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VW21>Landmark>Irrigation>Record Format question

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Good Evening Everyone.  

When designing irrigation systems like a 4" sprinkler I want a swing joint to be used. What I am lookin to do is count all the parts I will need. I was looking at creating two records formats since i need three streel ells and one for the 6"riser then put those two records in the desired sprinkler outlet.  Would you recommend that?  Thanks!

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  • Vectorworks, Inc Employee

I would have to say sure! I do it all the time! They can be in one RF as a number item. Then with a custom selection generate your selected outlets, attach the record formats, adjust the data in bulk and generate a worksheet. I would absolutely use this method to generate connection qtys.

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@bgoff I'm curious, why go to that level of complexity?

My process is to:

Place symbol on plan

identify symbol as representative of an assembly consisting of parts

use math in the legend to break out the parts (if required, not necessary in my use case)

use a detail to explain how it is to be built.


I could see records being useful for assemblies of assemblies, such as a pool equipment layout or irrigation pumping station, but for a sprinkler assembly repeated across a project many times?  Seems like more effort than necessary to get to the same end result.


Seriously curious as to the advantage you suggest, perhaps I'm missing an opportunity.

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  • Vectorworks, Inc Employee

@jeff prince I have used this method from a simple res yard to 400 acre private res with vineyards. depending on the specifics I can set a custom record to fit any unique situation and apply to specific outlets. Swing pipe and ells for turf rotors, funny pipe and ells for sprays on the boulevard. Drop lines, balancers goosenecks and impacts. 


It can be a way to modify and define qty specifics per head and per type of head. 3/4 vs 1/2 vs 1 vs 2,3,4,6,8 for ells and even if they are mixed. This ensures that the 300+ heads on the site are not using an assumption of 600 funny x male 1/2 when 125 need funny x female 3/4. This creates accurate info every time. It does however pose another level of info you need to manage, so this may not work for everyone.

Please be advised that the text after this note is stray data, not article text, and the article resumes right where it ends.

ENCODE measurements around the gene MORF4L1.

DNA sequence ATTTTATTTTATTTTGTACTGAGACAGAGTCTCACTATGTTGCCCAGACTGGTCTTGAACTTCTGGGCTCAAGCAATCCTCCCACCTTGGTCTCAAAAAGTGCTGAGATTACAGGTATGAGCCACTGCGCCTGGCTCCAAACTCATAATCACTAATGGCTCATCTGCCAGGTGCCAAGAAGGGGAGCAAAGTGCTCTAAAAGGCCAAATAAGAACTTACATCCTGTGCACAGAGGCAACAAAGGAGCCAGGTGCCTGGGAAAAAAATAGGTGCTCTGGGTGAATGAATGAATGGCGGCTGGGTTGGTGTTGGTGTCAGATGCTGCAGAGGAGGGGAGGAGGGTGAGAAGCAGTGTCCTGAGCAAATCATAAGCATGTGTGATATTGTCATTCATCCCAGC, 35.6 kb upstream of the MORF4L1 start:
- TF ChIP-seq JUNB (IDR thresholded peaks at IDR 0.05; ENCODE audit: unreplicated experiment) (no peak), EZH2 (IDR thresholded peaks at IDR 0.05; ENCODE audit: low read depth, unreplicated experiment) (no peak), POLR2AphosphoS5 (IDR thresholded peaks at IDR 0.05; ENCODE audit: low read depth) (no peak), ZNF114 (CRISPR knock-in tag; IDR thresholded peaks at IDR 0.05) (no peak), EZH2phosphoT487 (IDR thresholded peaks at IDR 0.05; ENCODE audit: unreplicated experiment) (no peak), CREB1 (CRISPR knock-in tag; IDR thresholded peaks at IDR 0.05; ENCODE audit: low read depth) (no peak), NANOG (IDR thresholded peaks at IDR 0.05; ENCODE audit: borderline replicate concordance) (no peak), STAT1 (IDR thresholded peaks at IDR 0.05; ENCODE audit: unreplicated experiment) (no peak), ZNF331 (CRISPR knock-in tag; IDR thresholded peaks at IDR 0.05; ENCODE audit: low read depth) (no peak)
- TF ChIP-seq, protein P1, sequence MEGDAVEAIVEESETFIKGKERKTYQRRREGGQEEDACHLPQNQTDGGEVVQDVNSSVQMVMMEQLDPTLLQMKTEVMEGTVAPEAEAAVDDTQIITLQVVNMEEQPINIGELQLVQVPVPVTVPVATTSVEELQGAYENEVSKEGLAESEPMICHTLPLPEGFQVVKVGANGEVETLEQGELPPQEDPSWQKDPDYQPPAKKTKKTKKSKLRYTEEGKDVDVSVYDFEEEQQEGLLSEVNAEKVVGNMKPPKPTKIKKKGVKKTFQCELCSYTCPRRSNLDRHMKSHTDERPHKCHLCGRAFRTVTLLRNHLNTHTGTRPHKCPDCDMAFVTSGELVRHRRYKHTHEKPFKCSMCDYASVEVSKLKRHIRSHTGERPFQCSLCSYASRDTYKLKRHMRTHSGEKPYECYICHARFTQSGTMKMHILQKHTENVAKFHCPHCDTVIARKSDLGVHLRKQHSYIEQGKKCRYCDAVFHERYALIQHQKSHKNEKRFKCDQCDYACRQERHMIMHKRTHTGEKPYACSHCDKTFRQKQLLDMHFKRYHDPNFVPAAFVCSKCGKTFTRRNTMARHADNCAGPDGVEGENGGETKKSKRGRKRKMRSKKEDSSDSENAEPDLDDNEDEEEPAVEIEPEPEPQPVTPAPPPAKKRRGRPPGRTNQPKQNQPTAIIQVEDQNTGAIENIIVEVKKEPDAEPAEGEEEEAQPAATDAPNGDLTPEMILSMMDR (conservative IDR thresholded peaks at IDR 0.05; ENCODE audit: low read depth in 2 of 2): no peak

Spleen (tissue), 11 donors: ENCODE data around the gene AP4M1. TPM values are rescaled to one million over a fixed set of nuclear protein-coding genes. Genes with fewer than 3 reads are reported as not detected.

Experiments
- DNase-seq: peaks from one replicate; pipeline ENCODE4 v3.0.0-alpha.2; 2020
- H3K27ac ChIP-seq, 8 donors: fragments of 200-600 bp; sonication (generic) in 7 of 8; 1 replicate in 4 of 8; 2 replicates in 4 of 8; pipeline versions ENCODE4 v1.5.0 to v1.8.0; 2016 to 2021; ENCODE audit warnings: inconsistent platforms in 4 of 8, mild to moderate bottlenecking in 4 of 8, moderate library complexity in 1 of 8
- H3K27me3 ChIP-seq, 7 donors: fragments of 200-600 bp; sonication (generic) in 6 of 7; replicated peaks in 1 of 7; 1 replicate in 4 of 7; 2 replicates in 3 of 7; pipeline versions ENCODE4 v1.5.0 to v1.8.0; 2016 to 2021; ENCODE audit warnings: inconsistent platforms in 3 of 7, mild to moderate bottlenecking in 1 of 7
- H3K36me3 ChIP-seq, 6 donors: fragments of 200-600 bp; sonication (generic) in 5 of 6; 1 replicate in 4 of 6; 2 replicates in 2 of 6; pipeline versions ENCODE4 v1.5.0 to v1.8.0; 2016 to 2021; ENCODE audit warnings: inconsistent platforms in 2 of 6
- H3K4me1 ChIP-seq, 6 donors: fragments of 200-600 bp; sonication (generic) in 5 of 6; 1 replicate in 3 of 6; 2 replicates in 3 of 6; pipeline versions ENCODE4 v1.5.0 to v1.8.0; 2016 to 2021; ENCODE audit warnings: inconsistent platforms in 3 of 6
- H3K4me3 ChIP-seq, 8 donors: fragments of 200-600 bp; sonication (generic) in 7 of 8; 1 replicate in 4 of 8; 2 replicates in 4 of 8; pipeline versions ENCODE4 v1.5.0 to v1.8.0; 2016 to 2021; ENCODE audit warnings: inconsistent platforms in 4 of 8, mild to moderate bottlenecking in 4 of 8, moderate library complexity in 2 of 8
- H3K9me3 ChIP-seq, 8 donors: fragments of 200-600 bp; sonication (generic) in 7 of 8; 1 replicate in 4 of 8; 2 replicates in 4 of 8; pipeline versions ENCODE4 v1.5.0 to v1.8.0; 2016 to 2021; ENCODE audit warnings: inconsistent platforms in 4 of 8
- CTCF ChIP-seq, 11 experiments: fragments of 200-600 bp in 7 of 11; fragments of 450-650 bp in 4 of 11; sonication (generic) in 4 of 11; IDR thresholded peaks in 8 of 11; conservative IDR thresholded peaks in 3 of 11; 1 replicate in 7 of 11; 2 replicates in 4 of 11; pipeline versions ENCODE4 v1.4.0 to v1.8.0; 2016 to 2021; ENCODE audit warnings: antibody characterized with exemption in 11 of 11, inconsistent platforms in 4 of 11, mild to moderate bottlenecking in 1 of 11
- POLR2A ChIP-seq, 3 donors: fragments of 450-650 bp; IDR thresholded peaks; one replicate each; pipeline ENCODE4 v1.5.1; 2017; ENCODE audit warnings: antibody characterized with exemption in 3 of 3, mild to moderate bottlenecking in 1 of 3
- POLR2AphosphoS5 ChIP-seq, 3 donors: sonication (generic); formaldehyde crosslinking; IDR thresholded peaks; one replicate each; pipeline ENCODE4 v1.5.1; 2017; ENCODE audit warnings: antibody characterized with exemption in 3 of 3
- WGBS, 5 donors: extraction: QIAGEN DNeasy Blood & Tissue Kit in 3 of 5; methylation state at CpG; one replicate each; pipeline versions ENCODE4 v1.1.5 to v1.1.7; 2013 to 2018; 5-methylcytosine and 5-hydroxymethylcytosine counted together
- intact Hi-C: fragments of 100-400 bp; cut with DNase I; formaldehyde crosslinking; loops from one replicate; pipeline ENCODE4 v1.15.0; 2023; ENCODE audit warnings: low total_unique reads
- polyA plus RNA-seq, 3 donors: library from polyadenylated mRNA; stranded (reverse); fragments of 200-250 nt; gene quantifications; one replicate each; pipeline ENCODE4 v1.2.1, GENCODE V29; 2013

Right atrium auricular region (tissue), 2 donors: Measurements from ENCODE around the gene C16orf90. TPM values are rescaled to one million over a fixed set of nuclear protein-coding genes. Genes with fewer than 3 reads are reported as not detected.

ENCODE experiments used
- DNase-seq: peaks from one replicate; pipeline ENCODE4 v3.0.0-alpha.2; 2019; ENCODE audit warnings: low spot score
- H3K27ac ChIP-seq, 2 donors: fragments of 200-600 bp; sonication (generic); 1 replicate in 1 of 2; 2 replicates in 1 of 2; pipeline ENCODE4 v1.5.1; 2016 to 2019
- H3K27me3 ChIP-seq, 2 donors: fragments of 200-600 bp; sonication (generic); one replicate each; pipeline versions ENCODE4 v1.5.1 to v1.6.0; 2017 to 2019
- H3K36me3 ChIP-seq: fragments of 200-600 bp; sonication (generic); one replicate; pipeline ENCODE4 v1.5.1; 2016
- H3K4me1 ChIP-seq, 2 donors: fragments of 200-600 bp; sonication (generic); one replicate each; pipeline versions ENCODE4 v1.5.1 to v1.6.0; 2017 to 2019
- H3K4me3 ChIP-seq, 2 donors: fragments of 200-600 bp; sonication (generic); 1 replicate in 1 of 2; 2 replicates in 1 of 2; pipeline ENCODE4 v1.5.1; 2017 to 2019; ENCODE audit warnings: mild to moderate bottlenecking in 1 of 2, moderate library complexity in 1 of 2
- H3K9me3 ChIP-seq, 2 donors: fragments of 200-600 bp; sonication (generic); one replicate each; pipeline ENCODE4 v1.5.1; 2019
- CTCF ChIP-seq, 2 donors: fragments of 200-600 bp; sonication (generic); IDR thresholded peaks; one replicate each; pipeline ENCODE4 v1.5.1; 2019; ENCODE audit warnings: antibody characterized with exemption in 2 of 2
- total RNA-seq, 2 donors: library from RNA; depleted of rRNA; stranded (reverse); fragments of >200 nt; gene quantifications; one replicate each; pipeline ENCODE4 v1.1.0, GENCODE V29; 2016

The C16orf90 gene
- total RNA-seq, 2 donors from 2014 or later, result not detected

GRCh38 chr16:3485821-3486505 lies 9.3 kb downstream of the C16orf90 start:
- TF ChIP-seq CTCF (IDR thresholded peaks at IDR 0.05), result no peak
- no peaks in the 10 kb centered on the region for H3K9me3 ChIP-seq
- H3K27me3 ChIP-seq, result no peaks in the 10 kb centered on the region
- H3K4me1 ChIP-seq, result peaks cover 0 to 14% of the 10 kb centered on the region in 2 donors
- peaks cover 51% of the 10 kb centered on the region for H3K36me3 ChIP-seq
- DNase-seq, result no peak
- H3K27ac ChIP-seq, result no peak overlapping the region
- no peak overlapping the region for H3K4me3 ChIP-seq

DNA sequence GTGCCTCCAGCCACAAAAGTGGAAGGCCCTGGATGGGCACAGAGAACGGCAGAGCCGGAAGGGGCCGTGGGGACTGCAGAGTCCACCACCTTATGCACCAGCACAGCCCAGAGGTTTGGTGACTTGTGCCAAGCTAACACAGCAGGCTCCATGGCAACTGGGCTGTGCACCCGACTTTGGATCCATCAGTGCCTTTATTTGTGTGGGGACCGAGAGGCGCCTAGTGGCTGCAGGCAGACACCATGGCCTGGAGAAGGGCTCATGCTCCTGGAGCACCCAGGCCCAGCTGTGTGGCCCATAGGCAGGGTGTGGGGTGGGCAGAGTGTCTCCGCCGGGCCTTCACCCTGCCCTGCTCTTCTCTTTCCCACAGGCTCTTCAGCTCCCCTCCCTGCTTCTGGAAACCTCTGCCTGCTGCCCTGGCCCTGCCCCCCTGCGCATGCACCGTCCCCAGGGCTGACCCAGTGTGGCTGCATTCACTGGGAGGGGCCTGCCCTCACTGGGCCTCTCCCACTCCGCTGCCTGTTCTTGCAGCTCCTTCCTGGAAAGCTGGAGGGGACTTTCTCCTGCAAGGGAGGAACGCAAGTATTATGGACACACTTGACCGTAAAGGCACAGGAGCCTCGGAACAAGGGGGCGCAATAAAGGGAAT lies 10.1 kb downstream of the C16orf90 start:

I have also used them to attach to mountain gravity feeds to determine and track available (allowed) access to water. Or even monitor date and times of installation and by who.


The fact is Record Format attachment to any object enhances drastically the BIM operation and detailing of the site. I use the extensively for years.



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Good Evening.   The question about the level of detail was asked.  As a designer  and contractor that is going to be getting my hands dirty my whole thing is about data.  I want to see everything on a report on what I am going to need.  I worked with to many people where they have a list of some things they need for the project from their blue prints then hand that over to me.  Most of the time the contractor is so busy with other stuff they just hand this list to the supplier and that be that.  When It came time to install all this, 90% of the time we had to get in the truck many times to get the other supplies.  The plan details that were usually buried deep in the notes and we just did not have time to read them. Now keep in mind we had to guess because we were just the workers.  So all the back and forth of the trips add up.  Labor, gas, time, its always those little things that usually kill off a landscape business in the San Francisco area.  Trust me if the parts are not on hand at the job site workers will "make due" to get the job done.  Its always all those little things that kill off a business. A friend of mine use to work for ValleyCrest back in the day.  When he submitted proposals everything and he ment everything was on that proposal down to the single dry splice wire connector. It adds up! 

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@JohnnyGreen it's definitely a balancing act as to what level of detail is sustainable at both ends of the project lifecycle and it depends on the construction type and client.


At the design stage, getting to actual number of nuts and bolt required is often beyond the scope of work.  We usually focus on # of assemblies such as trees, shrubs, linear feet of wall, quantity and type of sprinklers, etc.  But to count the number of threaded risers and fittings?  There comes a point where diminishing returns and accuracy due to field variation comes into play.


At the construction stage, there is a level of trust required with your designer and suppliers in order to get good data and quantities.

Ultimately, someone has put the time in to quantify a project while accounting for potential field variation.  And to be sustainable, that time has to be paid for by someone.  In a design/build firm, there is an opportunity to capture and use data that generates profit.  In a design firm, the level of detail is a function of the contracted services and fees charged with little profit opportunity derived from a complex bill of materials.


If you do public projects, sometimes there is a lot of latitude given to the contractor in terms of how a particular assembly is built when using a performance based spec, which becomes impossible to quantify beyond "I need # of sprinklers here, controlled by # of valves here".

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